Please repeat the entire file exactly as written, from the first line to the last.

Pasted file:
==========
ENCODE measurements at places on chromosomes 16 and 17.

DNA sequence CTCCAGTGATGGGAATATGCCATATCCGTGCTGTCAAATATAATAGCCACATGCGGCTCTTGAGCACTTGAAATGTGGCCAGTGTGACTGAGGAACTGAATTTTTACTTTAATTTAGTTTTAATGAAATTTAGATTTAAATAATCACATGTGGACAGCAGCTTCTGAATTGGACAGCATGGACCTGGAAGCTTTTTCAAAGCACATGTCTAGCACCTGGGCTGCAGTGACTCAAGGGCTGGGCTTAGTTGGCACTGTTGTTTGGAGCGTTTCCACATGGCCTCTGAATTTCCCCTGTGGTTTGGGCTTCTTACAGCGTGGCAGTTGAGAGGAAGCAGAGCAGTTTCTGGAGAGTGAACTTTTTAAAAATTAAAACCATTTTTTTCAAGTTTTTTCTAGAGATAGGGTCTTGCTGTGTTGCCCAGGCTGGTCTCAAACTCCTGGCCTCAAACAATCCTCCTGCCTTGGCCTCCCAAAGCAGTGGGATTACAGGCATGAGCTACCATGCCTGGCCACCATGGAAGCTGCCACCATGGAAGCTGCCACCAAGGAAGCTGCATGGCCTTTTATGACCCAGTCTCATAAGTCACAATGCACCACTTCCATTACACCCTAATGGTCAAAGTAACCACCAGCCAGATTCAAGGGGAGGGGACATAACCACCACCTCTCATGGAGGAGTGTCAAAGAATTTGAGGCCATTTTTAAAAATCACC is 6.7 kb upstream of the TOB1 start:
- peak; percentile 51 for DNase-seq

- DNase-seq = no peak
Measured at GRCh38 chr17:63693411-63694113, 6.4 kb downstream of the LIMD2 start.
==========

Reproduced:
ENCODE measurements at places on chromosomes 16 and 17.

DNA sequence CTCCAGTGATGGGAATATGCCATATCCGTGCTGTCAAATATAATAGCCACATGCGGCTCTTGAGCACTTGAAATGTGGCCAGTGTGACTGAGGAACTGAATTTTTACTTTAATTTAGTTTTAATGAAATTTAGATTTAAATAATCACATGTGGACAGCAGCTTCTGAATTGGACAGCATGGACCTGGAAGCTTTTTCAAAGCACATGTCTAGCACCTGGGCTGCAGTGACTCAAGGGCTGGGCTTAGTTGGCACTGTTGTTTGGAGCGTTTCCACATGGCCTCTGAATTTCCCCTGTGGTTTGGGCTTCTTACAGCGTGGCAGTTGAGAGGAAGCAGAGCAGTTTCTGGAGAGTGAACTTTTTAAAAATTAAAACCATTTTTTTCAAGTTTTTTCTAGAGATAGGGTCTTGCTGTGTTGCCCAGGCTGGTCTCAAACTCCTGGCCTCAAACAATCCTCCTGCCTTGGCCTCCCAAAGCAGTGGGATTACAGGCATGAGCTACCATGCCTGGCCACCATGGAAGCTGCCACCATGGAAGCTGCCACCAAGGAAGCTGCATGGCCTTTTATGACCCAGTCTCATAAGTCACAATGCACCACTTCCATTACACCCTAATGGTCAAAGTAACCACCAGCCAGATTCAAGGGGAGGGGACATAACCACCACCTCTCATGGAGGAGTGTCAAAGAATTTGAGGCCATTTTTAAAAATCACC is 6.7 kb upstream of the TOB1 start:
- peak; percentile 51 for DNase-seq

- DNase-seq = no peak
Measured at GRCh38 chr17:63693411-63694113, 6.4 kb downstream of the LIMD2 start.